Unearthed: Purity Ring— Shrines
Posted in Unearthed
Holism is the idea that things and their properties should be viewed as wholes, not as a sum of its parts. Reductionism is the exact opposite; a whole can be explained by examining the sum of its parts. Purity Ring’s Shrines falls victim to the former method of thinking, but I have little doubt that the general public will bathe it in praise as a result of the latter method of thinking.
I was ecstatic when I finally got my hands on Shrines. “Lofticries” and “Ungirthed” had been out for quite some time, and they rarely found their way out of my general rotation. The two perfectly encapsulate the popular genres of today – from the pumping side-chain compression to the catchy-as-all-hell hooks. Then “Odebear” made its debut and I almost lost my shit. I kept asking myself how on earth this record could make anything but a strong showing with the press. Think about the record from those three singles alone. Corin Roddick is a sound engineer so the production is immaculate and frequencies are cut perfectly. Megan James’ voice is basically angelic when it’s at its best. This was an exciting union for the indie music world. But then why after a month or so of listening do I feel shortchanged by Shrines? Why does it feel empty? Monochromatic and monotonous? Void of any of its preconceived mystery and emotional prowess?
I’m a big proponent of eclectic records. I want the artist to take me somewhere different with each song, and to take me on a journey with the record as a whole. Follow the yellow brick road in a sense – start somewhere foreign and end up somewhere comfortable with each song representing a mini-adventure along the way. With Shrines, I find myself trapped in the same box, unable to experience anything new. This is undoubtedly a product of James and Roddick’s deliberate intent to keep the record uniform. Roddick’s productions, although pristine, feature the same exact bass tone, 808-samples, and shimmering synth lines. There is no transcendence here, no variety. It’s incredibly boring and exhausting to the ears. This style wouldn’t be such a bad thing if the sum weren’t representative of its parts, i.e., if each song sported different feels. But they don’t. They’re all clouded in a similar dark hue thanks to the overly used pitch-shifted vocals and particular reverb spikes.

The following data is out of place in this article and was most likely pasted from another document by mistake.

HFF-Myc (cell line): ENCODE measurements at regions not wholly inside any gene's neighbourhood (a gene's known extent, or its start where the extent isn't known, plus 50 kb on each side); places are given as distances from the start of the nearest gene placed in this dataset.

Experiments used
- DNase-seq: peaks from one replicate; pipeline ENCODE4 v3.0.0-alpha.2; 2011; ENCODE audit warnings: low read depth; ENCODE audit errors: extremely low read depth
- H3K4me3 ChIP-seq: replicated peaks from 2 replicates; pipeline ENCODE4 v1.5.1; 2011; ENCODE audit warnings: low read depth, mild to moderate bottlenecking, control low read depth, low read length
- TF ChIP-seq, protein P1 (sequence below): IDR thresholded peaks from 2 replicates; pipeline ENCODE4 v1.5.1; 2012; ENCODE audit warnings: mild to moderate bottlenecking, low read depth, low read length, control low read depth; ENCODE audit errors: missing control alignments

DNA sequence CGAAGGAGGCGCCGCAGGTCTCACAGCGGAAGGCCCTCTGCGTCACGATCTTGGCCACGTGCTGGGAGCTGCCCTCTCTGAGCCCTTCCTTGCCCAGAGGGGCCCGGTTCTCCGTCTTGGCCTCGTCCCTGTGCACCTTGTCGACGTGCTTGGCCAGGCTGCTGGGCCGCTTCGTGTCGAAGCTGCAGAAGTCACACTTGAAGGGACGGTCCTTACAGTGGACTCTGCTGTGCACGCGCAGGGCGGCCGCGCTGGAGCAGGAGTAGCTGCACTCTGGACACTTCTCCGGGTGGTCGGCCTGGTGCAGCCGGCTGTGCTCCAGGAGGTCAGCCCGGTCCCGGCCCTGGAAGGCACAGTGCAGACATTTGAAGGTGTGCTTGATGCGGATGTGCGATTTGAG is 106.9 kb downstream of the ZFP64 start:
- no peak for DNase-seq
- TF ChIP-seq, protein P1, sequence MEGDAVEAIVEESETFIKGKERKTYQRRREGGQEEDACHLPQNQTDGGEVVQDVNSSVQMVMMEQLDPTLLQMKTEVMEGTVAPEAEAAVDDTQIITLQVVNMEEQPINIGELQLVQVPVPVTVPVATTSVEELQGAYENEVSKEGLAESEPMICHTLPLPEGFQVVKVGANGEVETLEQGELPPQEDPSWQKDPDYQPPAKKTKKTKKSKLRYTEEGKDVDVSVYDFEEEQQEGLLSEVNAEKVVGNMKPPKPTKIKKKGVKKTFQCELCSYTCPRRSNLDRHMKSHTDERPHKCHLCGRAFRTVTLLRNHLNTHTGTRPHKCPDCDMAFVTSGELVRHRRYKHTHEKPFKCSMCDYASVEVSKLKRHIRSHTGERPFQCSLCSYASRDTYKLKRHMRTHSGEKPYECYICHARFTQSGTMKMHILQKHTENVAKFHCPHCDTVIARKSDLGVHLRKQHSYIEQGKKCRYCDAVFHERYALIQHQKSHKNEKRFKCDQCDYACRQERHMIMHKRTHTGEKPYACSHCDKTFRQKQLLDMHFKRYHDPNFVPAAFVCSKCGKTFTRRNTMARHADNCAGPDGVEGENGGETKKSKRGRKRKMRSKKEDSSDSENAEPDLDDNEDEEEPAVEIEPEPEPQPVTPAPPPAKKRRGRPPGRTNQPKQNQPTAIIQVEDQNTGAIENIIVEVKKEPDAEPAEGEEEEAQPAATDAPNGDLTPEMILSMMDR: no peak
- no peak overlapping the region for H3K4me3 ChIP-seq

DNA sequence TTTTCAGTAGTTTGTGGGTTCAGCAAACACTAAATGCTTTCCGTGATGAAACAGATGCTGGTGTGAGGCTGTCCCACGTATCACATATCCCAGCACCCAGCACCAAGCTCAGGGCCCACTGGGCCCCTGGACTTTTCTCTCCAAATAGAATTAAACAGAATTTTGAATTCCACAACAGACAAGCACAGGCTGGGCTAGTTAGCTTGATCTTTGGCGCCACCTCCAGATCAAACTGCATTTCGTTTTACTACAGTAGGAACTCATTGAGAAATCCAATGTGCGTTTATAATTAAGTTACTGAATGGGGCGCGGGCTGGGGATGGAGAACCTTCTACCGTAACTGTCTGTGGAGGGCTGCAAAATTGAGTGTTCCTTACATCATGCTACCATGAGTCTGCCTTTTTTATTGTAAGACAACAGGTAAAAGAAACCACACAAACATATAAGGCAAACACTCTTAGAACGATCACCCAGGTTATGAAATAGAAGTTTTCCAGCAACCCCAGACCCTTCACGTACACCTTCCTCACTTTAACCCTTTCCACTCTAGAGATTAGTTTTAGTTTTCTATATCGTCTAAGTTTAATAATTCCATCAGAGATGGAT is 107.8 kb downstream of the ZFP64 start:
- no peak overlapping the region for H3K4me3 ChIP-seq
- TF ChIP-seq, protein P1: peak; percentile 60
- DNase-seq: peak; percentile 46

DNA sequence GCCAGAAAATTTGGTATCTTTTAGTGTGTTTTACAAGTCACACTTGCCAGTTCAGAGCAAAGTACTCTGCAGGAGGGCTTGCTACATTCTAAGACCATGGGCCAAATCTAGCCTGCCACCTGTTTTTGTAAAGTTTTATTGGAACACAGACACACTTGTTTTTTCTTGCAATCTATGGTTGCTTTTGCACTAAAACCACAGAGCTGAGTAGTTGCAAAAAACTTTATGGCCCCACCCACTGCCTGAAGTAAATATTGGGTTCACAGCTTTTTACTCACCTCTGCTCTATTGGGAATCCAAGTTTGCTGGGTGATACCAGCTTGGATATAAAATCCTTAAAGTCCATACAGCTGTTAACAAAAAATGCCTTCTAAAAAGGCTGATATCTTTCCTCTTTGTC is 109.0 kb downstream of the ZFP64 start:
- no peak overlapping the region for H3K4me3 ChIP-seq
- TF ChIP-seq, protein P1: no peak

The other element prevalent throughout the record is a cuddly disposition injected by James’ vocals. I think the dark-meets-potential-happiness vibe is what attracted me to the record in the first place, but James’ vocals come up flat when listened to for almost 40-minutes straight. She can’t seem to conjure up any sort of authentic emotion to convince me that she can feel the music. On top of that, she’s an abysmal lyricist. She recycles imagery and elongates unnecessary passages to conform to lyrical flow. I don’t care how good your production is, if the vocalist can’t add the necessary spark to get the audience to feel the music, it’s over.
Upon a complete listen, Shrines is a disappointment. It’s a contrived work, meant to fool the inexperienced. When listened to on an individual level it’s exciting and promising. This can be easily tested by the public’s enthusiasm over their first few singles. When listened to as a whole, however, it’s monotonous and cliché. Holism wins.